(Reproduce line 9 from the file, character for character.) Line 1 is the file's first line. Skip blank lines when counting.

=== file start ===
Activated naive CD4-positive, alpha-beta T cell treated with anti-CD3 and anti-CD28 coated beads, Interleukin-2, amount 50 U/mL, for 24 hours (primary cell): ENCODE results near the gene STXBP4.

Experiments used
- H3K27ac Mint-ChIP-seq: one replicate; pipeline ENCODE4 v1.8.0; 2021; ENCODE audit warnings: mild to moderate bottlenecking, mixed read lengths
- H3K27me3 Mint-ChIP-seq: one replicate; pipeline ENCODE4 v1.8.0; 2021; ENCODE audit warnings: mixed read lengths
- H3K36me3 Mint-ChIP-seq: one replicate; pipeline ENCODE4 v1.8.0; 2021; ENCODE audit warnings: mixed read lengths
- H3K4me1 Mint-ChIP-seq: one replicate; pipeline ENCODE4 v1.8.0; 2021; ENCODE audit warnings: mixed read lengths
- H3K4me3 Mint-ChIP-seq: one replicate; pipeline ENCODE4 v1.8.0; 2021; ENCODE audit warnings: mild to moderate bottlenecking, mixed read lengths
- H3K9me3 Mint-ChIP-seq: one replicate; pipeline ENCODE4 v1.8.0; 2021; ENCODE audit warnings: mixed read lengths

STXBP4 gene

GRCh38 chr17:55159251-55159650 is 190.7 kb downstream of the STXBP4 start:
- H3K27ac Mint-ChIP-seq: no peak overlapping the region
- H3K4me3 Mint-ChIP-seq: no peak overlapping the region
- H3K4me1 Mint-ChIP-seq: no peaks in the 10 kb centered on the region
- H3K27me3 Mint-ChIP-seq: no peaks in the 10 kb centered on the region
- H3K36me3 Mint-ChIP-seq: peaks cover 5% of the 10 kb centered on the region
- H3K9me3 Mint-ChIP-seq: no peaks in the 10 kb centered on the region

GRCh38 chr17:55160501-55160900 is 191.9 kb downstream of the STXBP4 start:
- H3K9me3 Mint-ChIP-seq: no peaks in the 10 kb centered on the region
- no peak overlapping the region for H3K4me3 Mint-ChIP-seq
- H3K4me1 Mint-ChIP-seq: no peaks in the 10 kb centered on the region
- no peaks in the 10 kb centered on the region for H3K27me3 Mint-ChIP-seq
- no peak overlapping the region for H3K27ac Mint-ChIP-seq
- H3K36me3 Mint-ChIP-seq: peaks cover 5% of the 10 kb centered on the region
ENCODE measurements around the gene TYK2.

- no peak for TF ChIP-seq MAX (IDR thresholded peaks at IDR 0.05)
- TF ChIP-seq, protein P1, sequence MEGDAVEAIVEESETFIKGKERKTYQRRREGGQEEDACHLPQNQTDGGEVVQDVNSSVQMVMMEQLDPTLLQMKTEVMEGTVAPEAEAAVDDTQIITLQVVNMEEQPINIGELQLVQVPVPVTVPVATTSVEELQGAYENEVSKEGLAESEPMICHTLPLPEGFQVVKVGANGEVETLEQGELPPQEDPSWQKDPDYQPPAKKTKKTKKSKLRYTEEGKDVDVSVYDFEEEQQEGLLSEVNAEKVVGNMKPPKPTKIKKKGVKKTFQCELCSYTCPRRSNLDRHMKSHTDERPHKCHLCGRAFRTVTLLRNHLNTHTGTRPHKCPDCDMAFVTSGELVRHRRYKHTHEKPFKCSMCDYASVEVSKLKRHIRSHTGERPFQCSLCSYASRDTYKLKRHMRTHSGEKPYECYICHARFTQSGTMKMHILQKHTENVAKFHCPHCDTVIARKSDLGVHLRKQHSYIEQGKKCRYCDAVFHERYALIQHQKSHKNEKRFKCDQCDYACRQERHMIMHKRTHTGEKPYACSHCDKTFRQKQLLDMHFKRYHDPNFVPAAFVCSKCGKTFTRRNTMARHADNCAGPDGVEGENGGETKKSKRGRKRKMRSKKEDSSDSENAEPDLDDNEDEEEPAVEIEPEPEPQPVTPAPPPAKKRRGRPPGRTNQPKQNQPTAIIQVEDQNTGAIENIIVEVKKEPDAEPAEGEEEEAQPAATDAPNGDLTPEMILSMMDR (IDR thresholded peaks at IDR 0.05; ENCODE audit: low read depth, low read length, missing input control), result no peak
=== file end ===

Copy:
STXBP4 gene